It is very common in this situation that the user would get a welcome email, but in reality his profile was never persisted in database. With packages like pyramid_mailer it is perfectly possible to delay email sending after the user got successfully saved in database.

Nice, huh?

But this is a more advanced topic not covered in this tutorial, the most simple explanation is that transaction manager will make sure our data gets correctly saved if everything went fine and if an error occurs - our datastore modifications are rolled back.

Adding model definitions

Hint

This will make the app error out and prevent it from starting till we reach the last point of current step and fix imports in other files. It’s perfectly normal and don’t worry about this.

We will need two declarations of models that will replace MyModel class

class User(Base):
    __tablename__ = 'users'
    id = Column(Integer, primary_key=True)
    name = Column(Unicode(255), unique=True, nullable=False)
    password = Column(Unicode(255), nullable=False)
    last_logged = Column(DateTime, default=datetime.datetime.utcnow)

class Entry(Base):
    __tablename__ = 'entries'
    id = Column(Integer, primary_key=True)
    title = Column(Unicode(255), unique=True, nullable=False)
    body = Column(UnicodeText, default=u'')
    created = Column(DateTime, default=datetime.datetime.utcnow)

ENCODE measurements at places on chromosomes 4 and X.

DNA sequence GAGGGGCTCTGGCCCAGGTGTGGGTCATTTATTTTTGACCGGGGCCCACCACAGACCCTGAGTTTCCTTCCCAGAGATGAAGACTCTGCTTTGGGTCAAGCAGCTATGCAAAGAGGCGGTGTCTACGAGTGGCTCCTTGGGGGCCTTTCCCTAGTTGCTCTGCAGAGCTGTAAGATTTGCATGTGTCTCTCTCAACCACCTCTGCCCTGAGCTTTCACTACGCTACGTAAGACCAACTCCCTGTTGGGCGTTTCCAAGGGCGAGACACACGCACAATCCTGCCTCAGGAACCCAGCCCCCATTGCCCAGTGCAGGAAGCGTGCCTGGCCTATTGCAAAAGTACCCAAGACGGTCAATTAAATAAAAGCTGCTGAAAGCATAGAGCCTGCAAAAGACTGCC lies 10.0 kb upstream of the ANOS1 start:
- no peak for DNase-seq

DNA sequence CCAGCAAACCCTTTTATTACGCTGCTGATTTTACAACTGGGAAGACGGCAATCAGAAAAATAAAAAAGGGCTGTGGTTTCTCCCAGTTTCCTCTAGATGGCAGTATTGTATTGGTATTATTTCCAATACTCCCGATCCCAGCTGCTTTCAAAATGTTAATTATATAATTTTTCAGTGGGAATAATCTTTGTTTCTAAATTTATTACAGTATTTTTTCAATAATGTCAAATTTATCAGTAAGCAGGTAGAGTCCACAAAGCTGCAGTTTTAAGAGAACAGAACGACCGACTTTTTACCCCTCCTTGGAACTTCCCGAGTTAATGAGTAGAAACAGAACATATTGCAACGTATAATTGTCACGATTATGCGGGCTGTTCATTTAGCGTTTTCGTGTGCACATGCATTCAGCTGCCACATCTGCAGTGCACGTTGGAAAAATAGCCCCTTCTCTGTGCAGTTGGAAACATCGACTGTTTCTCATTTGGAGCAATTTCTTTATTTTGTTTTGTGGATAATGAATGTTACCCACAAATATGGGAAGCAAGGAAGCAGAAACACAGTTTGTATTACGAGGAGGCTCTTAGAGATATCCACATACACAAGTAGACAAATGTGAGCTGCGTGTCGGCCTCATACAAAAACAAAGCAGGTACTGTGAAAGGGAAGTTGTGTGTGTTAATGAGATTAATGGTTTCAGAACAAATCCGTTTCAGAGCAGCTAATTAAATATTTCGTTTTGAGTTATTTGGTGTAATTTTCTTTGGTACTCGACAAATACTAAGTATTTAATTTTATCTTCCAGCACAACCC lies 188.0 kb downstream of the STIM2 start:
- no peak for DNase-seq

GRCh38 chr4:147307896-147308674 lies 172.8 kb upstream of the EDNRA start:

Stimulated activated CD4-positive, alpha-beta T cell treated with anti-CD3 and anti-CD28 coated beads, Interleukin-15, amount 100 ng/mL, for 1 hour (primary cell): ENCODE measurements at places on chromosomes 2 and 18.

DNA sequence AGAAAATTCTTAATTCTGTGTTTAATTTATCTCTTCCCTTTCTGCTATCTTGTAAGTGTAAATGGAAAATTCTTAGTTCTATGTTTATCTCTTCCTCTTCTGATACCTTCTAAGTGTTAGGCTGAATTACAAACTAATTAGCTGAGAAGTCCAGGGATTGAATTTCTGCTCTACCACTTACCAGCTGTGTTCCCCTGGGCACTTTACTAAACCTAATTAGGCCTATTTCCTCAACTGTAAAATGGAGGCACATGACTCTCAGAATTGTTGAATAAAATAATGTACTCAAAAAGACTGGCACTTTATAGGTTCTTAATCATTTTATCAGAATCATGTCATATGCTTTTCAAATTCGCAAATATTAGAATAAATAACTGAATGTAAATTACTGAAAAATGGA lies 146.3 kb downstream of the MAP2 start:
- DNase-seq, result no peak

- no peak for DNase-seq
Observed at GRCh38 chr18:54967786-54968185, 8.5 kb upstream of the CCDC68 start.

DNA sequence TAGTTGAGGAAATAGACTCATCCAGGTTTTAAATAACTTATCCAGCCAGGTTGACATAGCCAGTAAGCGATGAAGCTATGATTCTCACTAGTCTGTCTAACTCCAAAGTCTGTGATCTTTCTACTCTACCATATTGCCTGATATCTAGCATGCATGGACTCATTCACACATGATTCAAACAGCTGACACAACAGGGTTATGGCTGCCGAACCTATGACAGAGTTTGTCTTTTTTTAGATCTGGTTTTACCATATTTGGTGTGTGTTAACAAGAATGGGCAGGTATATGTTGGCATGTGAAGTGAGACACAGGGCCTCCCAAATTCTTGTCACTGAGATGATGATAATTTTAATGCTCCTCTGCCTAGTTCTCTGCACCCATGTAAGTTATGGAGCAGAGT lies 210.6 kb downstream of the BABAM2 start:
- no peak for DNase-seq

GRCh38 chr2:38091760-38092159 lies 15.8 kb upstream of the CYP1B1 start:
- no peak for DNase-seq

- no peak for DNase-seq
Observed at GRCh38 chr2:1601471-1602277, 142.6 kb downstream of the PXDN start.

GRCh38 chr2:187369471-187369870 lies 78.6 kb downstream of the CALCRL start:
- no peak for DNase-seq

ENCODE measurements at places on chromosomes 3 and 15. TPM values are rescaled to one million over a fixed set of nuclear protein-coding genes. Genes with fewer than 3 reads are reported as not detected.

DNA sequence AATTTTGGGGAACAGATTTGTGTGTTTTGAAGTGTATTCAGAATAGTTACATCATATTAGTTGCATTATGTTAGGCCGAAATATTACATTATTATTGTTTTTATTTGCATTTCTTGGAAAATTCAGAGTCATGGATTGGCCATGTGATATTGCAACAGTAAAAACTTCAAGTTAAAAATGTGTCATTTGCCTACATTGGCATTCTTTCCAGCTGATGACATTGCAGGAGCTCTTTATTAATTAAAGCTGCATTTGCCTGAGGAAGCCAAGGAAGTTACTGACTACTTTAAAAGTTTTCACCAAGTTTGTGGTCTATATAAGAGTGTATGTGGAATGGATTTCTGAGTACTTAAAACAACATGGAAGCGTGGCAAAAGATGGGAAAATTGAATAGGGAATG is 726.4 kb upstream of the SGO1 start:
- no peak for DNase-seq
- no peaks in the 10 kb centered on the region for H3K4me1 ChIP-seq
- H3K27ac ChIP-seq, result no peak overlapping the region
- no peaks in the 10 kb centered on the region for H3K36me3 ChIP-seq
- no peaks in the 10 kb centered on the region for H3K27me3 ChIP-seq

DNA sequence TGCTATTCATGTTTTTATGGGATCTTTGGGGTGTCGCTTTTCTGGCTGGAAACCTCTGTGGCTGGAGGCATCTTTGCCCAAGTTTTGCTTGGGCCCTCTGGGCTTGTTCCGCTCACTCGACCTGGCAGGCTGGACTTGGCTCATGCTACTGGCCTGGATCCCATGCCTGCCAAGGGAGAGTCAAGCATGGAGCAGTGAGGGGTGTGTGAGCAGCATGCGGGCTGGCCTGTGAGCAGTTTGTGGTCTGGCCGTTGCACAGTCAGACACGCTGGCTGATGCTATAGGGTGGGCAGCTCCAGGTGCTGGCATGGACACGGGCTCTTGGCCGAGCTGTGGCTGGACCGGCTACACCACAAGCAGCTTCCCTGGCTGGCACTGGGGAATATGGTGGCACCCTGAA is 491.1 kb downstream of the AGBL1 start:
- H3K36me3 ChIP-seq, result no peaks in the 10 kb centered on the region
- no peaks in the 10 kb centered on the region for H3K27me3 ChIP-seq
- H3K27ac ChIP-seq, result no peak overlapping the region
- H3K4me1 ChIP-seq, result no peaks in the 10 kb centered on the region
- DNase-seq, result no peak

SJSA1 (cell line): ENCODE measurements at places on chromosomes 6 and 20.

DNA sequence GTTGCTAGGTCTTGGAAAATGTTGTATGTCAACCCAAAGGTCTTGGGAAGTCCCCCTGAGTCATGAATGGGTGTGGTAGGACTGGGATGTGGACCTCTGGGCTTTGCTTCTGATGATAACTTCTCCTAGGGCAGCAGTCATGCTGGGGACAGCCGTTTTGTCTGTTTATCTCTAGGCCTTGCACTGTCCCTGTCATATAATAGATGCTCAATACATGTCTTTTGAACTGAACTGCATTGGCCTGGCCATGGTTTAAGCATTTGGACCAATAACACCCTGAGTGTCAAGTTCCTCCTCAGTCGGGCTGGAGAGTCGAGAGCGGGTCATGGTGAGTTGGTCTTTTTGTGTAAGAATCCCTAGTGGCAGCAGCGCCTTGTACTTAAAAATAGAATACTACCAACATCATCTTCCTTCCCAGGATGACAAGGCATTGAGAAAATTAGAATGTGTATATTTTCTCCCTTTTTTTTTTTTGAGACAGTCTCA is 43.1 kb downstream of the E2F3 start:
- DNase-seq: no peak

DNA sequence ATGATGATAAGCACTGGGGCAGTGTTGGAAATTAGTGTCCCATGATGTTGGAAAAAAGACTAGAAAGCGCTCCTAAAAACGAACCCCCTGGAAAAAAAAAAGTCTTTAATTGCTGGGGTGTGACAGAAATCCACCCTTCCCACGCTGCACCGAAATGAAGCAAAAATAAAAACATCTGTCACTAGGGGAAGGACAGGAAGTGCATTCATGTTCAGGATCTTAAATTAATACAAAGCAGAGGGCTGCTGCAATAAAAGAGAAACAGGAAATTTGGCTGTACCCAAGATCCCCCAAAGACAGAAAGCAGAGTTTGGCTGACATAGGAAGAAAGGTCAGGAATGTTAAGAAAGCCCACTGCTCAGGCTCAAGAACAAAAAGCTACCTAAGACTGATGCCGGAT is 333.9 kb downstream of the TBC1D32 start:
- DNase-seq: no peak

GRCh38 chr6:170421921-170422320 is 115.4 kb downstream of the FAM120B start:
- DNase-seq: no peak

edited = Column(DateTime, default=datetime.datetime.utcnow)

Update initialization script

It’s time to update our database initialization script to mirror the changes in models.py.

For this we need to open /pyramid_blogr/scripts/initializedb.py - this is the file that actually gets executed when we run initialize_pyramid_blogr_db.

Since MyModel model is now gone we want to replace:

with transaction.manager:
    model = MyModel(name='one', value=1)
    DBSession.add(model)

with:

with transaction.manager:
    admin = User(name=u'admin', password=u'admin')
    DBSession.add(admin)

When you initialize a fresh database this will populate it with a single user, with both login and unencrypted password equal to admin.

Warning

This is just a tutorial example and production code should utilize passwords hashed with a strong one-way encryption function. You can use a package like cryptacular for this purpose.

The last step is to fix the imports from MyModel to User model.

Warning

Remember to replace the imports of MyModel class in /pyramid_blogr/scripts/initializedb.py and /pyramid_blogr/views.py, otherwise your app will not start because of failed imports.

Since we don’t want any initial scaffold code in our view lets remove whole view code from view.py and only keep the imports for now.

Our application should start again if we try running the server. In case you have problems starting the application, below you can see complete source code of the files we modifed so far.

If our application starts correctly, you should run the initialize_pyramid_blogr_db, command from your environment, it may look like this:

~/yourVenv/bin/initialize_pyramid_blogr_db development.ini